The generally accepted rules that underpin winning stock market investments is to spread risk, track the broader market and ignore turbulence. If we stick to those simple rules over the long term, usually defined as at least 15 years, everything should, say the experts, work out fine. Why? It historically has.
There is strong evidence to back the argument it’s hard to go wrong with stock market investments if those rules are followed. Statistics compiled for an article in The Balance by personal finance writer Ben Luthi assert, with caveats, the average annual return of an investment in U.S. stock markets is around 10%.
That’s based on data since 1926 and a broad-based investment strategy of tracking the S&P 500 index, and Standard and Poor’s 90 index before the former was established in 1957. The calculation is based on the long term and is subject to considerable variation over any given shorter term period.
For stock market investments in the UK’s FTSE 100 index, an approximate equivalent to tracking Wall Street’s broad-based S&P 500, financial markets trading platform IG calculated average annual returns of 7.75%. That figure was based on data between the years 1984 and 2019.
Source: IG Group
Without being overly strict on the fact the two figures look at different time periods so are not quite comparing apples to apples (over longer periods UK-based stock market investments don’t differ greatly from the period the IG figures are based on), data shows broad stock market investments tend to work out well when the period over which they are made is long enough.
There have been 3 extended bull runs over the past several decades when generating strong returns from broad-based stock market investment has been relatively straightforward and a case of simply tracking the major indices of developed markets such as Wall Street and London.
The long post-war recovery period that ran to the end of the 1960s was the first such period, followed by the 18-year stretch between the 1982 recession and dotcom bubble. The 11 years between the start of the recovery from the stock market recovery from the financial crisis in March 2009 and Covid sell-off from late January 2020 represented another long, uninterrupted period of gains.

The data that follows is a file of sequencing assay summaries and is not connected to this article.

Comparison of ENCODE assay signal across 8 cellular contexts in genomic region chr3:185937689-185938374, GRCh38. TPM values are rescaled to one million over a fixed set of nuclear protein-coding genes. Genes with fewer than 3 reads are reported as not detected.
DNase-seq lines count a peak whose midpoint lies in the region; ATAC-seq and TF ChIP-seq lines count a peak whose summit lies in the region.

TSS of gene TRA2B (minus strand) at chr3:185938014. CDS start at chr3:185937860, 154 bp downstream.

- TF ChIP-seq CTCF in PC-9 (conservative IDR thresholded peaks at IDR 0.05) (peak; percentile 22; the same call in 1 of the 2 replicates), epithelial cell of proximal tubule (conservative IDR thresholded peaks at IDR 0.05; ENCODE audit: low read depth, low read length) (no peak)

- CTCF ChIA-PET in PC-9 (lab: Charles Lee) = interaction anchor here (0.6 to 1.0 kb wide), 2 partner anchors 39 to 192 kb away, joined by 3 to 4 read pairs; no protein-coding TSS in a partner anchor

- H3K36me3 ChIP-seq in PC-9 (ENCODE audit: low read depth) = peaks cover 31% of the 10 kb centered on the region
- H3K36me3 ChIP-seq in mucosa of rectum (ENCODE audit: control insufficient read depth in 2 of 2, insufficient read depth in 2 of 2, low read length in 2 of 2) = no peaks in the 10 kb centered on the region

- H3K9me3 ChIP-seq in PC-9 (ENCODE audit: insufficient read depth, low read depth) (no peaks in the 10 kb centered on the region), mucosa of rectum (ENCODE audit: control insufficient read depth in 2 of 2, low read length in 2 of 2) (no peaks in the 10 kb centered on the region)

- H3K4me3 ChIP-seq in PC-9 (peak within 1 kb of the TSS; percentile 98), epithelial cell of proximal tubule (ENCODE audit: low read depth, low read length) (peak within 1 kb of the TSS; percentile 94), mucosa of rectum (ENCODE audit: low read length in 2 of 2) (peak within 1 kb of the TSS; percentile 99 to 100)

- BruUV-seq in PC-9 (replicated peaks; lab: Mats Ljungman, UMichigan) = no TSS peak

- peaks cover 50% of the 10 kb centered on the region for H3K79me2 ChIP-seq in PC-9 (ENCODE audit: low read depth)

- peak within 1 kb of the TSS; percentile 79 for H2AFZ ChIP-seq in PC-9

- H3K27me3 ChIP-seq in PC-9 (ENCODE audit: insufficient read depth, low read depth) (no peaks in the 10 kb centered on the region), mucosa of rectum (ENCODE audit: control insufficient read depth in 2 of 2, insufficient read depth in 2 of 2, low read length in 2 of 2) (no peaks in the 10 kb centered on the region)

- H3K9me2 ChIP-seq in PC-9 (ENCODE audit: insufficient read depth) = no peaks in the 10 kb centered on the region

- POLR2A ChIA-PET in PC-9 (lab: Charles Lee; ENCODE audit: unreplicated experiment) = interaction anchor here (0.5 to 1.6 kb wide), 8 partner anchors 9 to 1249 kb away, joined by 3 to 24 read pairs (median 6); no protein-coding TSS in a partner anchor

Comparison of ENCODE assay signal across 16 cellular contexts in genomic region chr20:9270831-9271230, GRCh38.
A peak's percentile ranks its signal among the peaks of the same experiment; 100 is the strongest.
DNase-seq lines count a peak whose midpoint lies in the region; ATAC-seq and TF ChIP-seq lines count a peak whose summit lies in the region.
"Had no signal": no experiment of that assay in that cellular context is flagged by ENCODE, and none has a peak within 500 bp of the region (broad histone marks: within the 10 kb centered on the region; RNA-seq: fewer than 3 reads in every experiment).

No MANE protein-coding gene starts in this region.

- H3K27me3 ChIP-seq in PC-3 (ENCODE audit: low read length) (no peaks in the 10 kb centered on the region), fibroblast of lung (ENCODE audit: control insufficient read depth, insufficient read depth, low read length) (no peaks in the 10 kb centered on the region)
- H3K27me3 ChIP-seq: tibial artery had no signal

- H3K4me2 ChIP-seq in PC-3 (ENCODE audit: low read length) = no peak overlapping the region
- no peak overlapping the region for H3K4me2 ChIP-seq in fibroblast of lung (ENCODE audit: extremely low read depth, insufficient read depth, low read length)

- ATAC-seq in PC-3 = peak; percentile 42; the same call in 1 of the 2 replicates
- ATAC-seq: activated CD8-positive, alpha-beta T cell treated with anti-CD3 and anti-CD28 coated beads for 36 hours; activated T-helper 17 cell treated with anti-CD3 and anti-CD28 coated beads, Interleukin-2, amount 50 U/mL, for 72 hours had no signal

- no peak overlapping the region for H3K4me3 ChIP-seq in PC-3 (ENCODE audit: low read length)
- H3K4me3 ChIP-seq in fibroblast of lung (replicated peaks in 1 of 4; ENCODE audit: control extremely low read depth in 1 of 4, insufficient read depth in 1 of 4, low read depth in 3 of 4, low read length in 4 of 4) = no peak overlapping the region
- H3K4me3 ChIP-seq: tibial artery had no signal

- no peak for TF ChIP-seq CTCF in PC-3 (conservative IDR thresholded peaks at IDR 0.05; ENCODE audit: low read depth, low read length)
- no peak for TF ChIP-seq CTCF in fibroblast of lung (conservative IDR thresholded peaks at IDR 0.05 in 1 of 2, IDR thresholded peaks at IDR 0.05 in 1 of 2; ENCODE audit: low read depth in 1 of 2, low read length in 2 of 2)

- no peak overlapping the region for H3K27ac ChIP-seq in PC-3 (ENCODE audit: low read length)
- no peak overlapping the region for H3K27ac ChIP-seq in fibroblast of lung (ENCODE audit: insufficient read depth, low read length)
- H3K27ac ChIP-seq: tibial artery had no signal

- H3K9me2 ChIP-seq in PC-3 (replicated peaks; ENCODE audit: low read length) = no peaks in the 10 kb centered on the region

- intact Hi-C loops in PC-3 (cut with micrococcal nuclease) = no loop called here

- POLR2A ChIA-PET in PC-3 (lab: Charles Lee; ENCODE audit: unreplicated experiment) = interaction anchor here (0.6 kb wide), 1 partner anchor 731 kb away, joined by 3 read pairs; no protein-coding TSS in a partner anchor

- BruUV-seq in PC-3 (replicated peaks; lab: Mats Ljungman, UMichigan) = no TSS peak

But there have been periods during which timing could have gone against stock market investors. The 1970s, a period marked by high inflation, was a more treacherous time for stock market investments. The 10 years at the start of the current century between the dotcom bubble and the financial were also more difficult to navigate.
Why the next decade could be less assured for stock market investors
Many analysts are predicting the next 10 years could also prove a trickier period for stock market investments. What’s that feeling based on?
A good starting point is a recent analysis by Goldman Sach’s Peter Oppenheimer, who looked at the common characteristics shown by equities markets during the 75 years the three long bull runs all took place during. He identifies 3 qualities he argues laid the foundations for these bull markets.
- They started from a position of unusually low valuations and profit levels.
- Interest rates were low or falling.
- Technology made a leap forward, driving economic growth and boosting company profitability.
Oppenheimer argues that stock markets stand today, after the rapid V-shaped recovery (U.S. markets are now considerably higher than they were 2 years ago while most other developed markets have broadly recovered) from the coronavirus crisis sell-off in early 2020, show none of these qualities.
Valuations, either based on earnings or dividing a company’s economic output by the value of issued equity, are about as high as they have ever been in stock market history.